So here I would say: try to copy your favorite plugins, or the ones you think your users are already using, so that they will quickly get used to your controls. And stick to that average speed, only moving away from it a little if you feel like a control needs more precise tweaking.
3. Keyboard shortcuts
There seems to be several standards here. I guess they're all fine, but if you haven't decided yet, just stick to one of the existing standards, don't add a new one.
When I started making my controls, there were no such standard practice, so I'm not changing mine. I will detail it, and if you would like your plugins to behave nicely in FL Studio, you can follow it, however be aware that many VST's use different shortcuts.
Slow motion: CTRL+click, and right click (if the control has no popup menu). The slow motion factor is not a constant, it depends on the maximum precision your control can achieve.
Default: ALT+click. Just reset the control to its default value.
Bypass pauses/ticks: SHIFT+click. Because sometimes you want to tweak a control without feeling the pauses. You just hold shift while tweaking the control. Can be combined with slow motion.
Very often CTRL, SHIFT & ALT are swapped for the same features, or some of the features aren't present. And why not.. There's no better method, so just know which host & plugins your users are using, and make them feel at home.
It's quite handy to feel pauses/ticks under your mouse cursor, to quickly snap to key value(s) (often that value is the default position, but it can be anything, like steps for a delay time selector, etc). It's not really a snap (it would suck), but a short pause, a larger part of the mouse motion spent on key values. You can even add visual indications when hitting those key values.
Quite often you want to control something for which the stored running value is not in a linear scale (filter knobs for example). You may think that you could just build a logarithmic scale system right in the control itself. Don't! Bad idea. Your UI control won't be the only one controlling your parameter, external control (hardware) or automation will too, and the user expects the same scale as for the knob. So that scaling has to be performed in the parameter change itself.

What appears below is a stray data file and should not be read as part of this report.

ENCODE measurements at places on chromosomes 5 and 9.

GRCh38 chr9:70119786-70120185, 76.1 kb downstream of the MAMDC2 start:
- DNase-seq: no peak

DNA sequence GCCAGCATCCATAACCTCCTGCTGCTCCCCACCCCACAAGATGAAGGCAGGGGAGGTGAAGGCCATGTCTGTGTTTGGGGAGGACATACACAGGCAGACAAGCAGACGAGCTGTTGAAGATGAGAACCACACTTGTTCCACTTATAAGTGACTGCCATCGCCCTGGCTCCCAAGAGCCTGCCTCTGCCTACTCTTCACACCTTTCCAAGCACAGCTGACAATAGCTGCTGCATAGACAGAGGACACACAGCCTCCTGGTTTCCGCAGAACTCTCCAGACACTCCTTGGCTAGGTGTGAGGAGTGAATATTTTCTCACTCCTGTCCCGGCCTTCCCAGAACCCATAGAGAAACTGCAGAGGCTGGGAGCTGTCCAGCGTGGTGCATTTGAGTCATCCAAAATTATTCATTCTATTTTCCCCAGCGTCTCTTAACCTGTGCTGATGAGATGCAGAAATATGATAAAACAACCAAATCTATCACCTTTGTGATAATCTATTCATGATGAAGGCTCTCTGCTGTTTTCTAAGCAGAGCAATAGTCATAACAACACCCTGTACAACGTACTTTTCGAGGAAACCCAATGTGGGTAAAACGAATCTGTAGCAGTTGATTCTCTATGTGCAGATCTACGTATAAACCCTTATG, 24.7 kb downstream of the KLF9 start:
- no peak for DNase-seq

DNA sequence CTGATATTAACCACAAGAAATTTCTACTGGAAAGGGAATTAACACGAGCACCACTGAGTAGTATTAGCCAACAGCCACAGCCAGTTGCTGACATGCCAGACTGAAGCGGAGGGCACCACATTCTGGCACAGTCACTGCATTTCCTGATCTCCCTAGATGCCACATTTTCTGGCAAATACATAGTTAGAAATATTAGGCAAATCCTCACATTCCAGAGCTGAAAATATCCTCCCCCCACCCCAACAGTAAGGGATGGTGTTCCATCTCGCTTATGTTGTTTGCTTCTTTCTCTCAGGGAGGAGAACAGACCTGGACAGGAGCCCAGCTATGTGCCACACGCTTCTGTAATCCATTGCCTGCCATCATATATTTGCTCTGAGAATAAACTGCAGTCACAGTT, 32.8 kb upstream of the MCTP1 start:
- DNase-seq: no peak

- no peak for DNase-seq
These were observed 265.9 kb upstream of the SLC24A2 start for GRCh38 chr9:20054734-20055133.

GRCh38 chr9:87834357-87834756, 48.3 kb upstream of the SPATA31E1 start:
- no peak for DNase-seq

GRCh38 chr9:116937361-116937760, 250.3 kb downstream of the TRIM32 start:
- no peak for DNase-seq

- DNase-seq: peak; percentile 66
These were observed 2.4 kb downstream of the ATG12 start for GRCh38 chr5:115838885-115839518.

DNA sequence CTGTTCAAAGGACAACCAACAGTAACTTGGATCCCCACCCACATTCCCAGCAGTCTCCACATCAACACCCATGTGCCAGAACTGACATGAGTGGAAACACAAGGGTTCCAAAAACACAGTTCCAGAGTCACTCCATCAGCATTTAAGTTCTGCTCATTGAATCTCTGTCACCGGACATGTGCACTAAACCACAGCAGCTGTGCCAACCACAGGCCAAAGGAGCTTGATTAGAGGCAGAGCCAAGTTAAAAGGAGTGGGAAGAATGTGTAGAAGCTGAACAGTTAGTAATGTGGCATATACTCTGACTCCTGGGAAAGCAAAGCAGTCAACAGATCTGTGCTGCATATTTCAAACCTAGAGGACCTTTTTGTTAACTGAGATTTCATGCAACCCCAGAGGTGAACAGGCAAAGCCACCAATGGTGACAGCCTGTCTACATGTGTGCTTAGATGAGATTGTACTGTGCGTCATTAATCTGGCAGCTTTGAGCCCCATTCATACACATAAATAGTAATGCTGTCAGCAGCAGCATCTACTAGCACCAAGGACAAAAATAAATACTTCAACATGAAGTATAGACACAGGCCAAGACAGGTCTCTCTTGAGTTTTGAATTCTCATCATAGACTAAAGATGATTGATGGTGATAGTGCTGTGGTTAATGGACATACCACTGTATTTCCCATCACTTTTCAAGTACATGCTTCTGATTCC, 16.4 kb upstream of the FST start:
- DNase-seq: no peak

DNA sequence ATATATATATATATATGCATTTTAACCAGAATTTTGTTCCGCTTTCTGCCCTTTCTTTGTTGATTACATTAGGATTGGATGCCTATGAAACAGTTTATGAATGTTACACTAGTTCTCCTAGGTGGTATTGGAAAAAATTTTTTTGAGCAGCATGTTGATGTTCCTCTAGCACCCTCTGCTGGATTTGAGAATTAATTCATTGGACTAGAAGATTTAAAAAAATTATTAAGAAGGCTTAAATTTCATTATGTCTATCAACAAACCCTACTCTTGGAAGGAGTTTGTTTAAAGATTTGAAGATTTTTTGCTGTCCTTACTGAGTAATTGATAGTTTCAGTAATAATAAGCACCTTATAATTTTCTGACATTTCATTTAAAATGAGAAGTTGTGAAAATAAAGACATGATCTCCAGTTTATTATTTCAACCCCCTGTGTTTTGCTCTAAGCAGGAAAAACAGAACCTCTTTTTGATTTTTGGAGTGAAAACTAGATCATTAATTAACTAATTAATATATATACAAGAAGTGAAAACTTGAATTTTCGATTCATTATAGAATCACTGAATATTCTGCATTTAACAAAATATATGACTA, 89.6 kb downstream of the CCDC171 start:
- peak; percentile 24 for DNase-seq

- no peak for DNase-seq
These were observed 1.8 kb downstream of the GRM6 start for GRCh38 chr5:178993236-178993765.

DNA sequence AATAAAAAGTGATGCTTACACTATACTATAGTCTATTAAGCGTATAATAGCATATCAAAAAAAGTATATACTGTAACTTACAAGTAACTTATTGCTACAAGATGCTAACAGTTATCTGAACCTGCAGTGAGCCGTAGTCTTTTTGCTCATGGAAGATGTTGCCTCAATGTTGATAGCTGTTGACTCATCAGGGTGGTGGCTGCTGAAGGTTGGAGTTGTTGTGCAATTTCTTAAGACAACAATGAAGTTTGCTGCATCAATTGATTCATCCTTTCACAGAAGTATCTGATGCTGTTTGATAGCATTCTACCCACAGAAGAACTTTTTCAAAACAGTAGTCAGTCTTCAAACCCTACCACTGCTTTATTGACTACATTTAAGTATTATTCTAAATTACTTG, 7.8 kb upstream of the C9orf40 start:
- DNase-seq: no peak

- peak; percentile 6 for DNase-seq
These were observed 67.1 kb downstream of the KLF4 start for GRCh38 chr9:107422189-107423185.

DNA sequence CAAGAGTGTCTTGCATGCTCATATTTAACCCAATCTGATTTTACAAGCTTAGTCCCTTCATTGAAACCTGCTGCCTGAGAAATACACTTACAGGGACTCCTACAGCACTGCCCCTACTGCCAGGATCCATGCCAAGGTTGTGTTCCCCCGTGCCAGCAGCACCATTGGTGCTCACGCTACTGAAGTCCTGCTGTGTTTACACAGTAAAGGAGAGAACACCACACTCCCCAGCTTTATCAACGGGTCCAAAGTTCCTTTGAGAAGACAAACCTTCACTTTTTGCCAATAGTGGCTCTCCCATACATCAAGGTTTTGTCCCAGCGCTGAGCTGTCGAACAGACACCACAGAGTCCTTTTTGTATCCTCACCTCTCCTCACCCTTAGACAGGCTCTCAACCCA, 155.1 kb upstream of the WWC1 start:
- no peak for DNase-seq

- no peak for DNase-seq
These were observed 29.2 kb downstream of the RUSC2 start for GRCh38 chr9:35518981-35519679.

Some controls have built-in smoothing, a nice example are the nice knobs in Ohm Force's plugins. It has pro's & con's. It's nice because the control feels nice, you get analog-like control instead of steppy increments. But for this you have to implement the smoothing in the plugin's processing itself, not the GUI (that normally is in a lower-priority thread, and you would rather have a smoothing that still works on high mixer CPU usage).
However, if you implement smoothing in the plugin's processing, you will not only smooth up user realtime control, but also automation control (I don't know if VST can differenciate both, but anyway it's probably not even possible to achieve, you could have automation with parameters being controlled live, so it would be both automation & realtime control at the same time). Automation should respond as quickly as possible, if the user wants a straight jump, that's what he should be getting.